It took some time — 56 years, to be exact — of our politicians turning a blind eye to the separation of church and state to give birth to the monster we have today: the increasing rule of our country by the political-spiritual incestuousness of a group called The Family, whose National Prayer Breakfast — the jewel in their crown — has grown to be one the biggest lobbyist events of the year. Business moguls, politicians, dictators and lobbyists with suitcases full of money flock from around the world, gathering in Washington, where deals are cemented through the invisible handshakes of the Fellowship — wedding power, money, politics and, ultimately, the fulfillment of God’s calling 75 years ago to a man named Abraham Vereide.
Enter Sarah Palin.
It can be said that Sarah Palin and Doug Coe were lucky to have dodged the media bullet in the wake of her nomination to the McCain ticket. After all, it was the The Family that put here there, through John McCain, via the invisible hand of the Rev. Franklin Graham (son of Billy Graham). That McCain was — in his desperate effort to romance the religious Right — little more than a hapless puppet to the greater cause of fulfilling God’s call was of no import to the Family. Nor, apparently, to John McCain. The important thing, in the eyes of The Family, was that Sarah Palin had received God’s calling. She’d proved this in the months leading up to her nomination, through her seemingly illogical, wholesale firing of officials throughout Alaska, who were replaced with Family. She also proved it through her work and prayer over the Alaska pipeline, and through her affiliations with Family-friendly religious causes in Alaska.
God’s will has to be done in unifying people and companies to get that gas line built, so pray for that. — Sarah Palin, speaking before the Masters Commission graduates at the Wasilla Assembly of God in June 2008.
Sarah’s creative license with ethics and the laws of the land (just as with Gov. Mark Sanford and Sen. John Ensign) merely serve as evidence to The Fellowship that she is one of the “chosen ones.” Like King David, Hitler, Lenin and the other “chosen ones” Doug Coe conjures in his speeches, Sarah Palin is one of those elite few who, being called by God, are not expected to comply with man-made ethics and laws.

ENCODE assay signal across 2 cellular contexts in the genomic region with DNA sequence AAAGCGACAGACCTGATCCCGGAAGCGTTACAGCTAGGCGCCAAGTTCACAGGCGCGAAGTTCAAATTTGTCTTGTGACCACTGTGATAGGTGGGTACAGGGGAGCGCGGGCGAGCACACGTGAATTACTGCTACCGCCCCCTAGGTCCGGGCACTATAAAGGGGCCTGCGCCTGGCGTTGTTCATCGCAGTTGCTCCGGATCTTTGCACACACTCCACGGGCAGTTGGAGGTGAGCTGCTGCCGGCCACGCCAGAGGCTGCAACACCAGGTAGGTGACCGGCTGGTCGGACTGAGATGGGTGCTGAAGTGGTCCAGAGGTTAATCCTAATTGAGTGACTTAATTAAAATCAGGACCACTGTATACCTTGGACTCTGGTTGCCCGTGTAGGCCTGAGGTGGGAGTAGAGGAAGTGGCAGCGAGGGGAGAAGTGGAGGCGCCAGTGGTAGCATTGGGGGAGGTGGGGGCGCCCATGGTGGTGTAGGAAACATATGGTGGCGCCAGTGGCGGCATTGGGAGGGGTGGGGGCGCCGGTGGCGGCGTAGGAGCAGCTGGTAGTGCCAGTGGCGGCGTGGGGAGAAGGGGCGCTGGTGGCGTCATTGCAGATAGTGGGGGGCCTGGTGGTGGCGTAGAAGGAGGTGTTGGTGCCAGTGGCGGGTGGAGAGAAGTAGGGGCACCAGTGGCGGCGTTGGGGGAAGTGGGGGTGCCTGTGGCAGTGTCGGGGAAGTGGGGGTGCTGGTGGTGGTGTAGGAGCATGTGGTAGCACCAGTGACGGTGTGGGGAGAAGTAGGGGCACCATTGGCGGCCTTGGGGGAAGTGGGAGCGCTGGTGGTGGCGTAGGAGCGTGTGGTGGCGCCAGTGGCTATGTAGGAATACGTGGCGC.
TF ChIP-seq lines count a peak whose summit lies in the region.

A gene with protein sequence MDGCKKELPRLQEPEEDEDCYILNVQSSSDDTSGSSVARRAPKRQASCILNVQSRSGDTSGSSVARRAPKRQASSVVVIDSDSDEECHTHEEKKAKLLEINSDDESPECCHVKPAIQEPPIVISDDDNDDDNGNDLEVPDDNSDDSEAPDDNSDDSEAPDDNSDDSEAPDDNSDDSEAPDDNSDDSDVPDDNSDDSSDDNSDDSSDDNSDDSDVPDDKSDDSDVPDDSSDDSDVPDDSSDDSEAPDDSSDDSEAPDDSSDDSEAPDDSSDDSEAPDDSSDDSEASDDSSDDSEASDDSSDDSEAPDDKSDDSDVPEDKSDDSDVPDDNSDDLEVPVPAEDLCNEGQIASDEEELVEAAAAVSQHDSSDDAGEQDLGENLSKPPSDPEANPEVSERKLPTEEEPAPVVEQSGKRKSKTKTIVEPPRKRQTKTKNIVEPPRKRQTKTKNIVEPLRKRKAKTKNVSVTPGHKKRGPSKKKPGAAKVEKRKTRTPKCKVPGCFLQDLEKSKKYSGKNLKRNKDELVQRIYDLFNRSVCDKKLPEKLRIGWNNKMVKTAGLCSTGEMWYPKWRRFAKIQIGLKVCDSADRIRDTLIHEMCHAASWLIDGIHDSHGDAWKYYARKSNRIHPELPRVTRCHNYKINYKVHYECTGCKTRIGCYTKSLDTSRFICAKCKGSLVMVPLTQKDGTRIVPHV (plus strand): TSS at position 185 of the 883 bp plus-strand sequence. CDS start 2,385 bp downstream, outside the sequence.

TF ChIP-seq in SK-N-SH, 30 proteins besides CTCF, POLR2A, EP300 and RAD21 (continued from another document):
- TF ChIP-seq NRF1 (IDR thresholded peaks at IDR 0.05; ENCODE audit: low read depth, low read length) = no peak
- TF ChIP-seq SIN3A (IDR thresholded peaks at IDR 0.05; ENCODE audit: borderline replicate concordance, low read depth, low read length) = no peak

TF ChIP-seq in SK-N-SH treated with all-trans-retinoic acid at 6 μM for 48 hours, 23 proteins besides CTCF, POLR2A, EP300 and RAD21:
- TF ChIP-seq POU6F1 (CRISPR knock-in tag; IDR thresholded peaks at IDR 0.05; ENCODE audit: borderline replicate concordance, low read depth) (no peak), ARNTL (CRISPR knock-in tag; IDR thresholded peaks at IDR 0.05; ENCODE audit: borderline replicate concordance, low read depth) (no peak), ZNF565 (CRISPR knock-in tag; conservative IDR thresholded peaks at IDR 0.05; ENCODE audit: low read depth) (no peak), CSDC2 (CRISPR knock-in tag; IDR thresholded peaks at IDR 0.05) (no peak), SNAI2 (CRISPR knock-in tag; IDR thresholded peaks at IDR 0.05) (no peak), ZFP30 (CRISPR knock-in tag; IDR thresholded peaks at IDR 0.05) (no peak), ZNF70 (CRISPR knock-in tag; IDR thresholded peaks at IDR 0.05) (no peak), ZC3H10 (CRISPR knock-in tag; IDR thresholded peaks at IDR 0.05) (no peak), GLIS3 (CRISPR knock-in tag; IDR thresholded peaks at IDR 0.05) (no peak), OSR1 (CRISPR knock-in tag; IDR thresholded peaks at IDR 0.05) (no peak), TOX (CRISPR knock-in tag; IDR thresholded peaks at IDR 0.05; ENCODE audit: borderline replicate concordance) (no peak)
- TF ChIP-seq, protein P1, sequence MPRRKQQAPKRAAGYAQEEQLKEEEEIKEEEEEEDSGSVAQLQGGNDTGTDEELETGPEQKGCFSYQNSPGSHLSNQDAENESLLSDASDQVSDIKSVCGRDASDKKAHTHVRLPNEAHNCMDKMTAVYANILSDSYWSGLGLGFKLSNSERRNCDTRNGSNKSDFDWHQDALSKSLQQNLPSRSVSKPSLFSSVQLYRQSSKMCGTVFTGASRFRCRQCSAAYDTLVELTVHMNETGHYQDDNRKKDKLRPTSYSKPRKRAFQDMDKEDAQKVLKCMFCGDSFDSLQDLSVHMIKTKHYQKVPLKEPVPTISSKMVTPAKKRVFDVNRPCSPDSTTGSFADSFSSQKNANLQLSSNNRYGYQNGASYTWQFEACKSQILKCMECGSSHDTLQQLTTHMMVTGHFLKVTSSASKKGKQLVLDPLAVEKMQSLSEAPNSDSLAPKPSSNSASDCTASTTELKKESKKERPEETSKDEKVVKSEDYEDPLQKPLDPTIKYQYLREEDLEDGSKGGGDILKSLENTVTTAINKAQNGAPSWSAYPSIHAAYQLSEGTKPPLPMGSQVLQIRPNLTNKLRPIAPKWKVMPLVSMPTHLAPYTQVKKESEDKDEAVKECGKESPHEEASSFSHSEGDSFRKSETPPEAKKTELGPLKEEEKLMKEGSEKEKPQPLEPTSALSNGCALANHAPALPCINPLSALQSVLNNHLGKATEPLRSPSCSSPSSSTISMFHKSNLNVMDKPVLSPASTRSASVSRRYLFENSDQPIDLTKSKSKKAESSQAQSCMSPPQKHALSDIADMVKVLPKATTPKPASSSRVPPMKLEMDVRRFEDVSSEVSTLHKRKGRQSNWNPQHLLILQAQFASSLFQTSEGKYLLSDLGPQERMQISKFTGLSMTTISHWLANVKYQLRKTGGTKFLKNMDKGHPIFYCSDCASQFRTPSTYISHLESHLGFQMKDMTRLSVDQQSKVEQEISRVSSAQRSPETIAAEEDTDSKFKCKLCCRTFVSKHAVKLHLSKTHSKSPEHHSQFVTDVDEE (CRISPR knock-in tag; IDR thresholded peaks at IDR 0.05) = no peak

The tragedy for all of us is not just that Sarah Palin believes this, herself, but that there exists a national and global network of Family members who — regardless of whether their goal is money, power, political capital or answering God’s call — are equally dismissive of man-made ethics and laws. As such, they will do whatever it takes to please or, at the very least, not offend The Family — up to and including paving Sarah’s path to the presidency.
by Mantis Katz for the canarypapers
Men will never be free until the last king is strangled with the entrails of the last priest. — Denis Diderot French (1713-1784)philosopher, and man of letters, the chief editor of the L’Encyclopédie, one of the principal literary monuments of the Age of Enlightenment
For more information:
Wall Street Journal: The GOP Loves the Heartland to Death — “It tells us something about Sarah Palin’s homage to small-town America, delivered to an enthusiastic GOP convention last week, that she chose to fire it up with an unsourced quotation from the all-time champion of fake populism, the belligerent right-wing columnist Westbrook Pegler….”
Religion Dispatches: This is Not a Religion Column: Sarah Palin, American (by Jeff Sharlet)– “Small Town Spirituality, Big City Hate: For those with ears to hear it, Sarah Palin’s speeches echoed the work of Westbrook Pegler, a mid-century Rush Limbaugh, and then some….”
Religion Dispatches: This is Not a Religion Column: Biblical Capitalism (by Jeff Sharlet) “The roots of the economic crisis tap directly into a movement within American fundamentalism. Much has been made of Palin’s Pentecostalism but her links to The Family go unnoticed….”
Religion Dispatches: RDRoundtable: Welcome to “The Family” Is an “aggressively anti-democratic” Christian movement quietly steering us toward a “theocentric” state? Three scholars discuss The Family with the author. Sparks fly.
Political Research: Palin Quotes Domestic Nazi Westbrook Pegler [This page includes many hard-to-find quotes from Westbrook Pegler]
Mother Jones: Hillary’s Prayer: Hillary Clinton’s Religion & Politics “For 15 years, Hillary Clinton has been part of a secretive religious group that seeks to bring Jesus back to Capitol Hill. Is she triangulating—or living her faith?…”
The Nation: Hillary’s Nasty Pastorate “There’s a reason Hillary Clinton has remained relatively silent during the flap over intemperate remarks by Barack Obama’s former pastor, Jeremiah Wright. When it comes to unsavory religious affiliations, she’s a lot more vulnerable than Obama….”
NPR: Family: Fundamentalism, Friends in High Places — [Be sure to listen to the radio broadcast of this story via a link on the same page].
Billy Graham Center Archives: Records of the Fellowship Foundation
Insider Magazine: EXPOSÉ: The Christian Mafia — Where Those Who Now Run the U.S. Government Came From and Where They Are Taking Us — [An excellent, well-researched paper that goes deep into the bowels of the history and politics of the C-Street Fellowship, and includes comprehensive lists of past and current members, residents and affiliates.]